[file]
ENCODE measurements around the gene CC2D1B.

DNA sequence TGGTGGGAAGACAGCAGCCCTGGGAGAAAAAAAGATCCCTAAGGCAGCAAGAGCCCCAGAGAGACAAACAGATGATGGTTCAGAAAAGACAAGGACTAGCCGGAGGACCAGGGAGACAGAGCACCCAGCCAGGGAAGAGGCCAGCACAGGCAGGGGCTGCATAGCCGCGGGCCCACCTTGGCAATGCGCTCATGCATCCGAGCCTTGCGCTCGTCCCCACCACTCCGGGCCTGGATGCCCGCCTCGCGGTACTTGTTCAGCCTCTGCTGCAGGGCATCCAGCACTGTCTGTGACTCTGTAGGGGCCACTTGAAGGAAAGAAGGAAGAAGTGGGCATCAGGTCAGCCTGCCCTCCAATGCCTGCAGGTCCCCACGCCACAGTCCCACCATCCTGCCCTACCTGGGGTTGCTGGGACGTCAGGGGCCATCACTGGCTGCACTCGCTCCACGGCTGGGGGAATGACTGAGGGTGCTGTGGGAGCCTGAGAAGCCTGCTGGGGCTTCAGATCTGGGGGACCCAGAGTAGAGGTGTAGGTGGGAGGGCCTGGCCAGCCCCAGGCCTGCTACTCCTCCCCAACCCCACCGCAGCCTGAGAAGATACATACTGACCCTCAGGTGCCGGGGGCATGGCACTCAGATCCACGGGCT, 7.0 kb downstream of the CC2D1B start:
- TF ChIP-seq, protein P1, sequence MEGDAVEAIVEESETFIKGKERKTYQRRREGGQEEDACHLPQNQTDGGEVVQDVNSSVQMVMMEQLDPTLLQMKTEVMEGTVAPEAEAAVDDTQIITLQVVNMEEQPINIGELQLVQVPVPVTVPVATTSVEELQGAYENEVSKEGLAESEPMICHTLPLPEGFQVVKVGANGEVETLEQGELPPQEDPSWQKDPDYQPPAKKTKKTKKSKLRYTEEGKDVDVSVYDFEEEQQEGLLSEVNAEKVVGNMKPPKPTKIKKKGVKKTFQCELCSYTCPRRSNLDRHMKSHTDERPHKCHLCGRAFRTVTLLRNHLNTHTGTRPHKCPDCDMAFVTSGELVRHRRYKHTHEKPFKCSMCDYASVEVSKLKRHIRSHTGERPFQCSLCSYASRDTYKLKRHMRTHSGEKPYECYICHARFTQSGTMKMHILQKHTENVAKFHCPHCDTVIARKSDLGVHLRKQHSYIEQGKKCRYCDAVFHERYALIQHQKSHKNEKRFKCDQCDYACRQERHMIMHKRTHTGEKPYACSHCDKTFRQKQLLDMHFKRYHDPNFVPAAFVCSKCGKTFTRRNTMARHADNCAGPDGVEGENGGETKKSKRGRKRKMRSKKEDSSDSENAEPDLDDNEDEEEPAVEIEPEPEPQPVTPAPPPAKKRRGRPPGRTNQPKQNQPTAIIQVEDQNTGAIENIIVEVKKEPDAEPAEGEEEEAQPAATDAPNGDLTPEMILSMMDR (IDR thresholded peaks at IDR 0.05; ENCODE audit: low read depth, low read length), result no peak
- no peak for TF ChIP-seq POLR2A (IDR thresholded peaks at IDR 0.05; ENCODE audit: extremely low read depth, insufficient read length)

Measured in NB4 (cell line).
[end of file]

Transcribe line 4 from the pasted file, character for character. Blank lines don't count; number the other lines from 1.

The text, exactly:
- no peak for TF ChIP-seq POLR2A (IDR thresholded peaks at IDR 0.05; ENCODE audit: extremely low read depth, insufficient read length)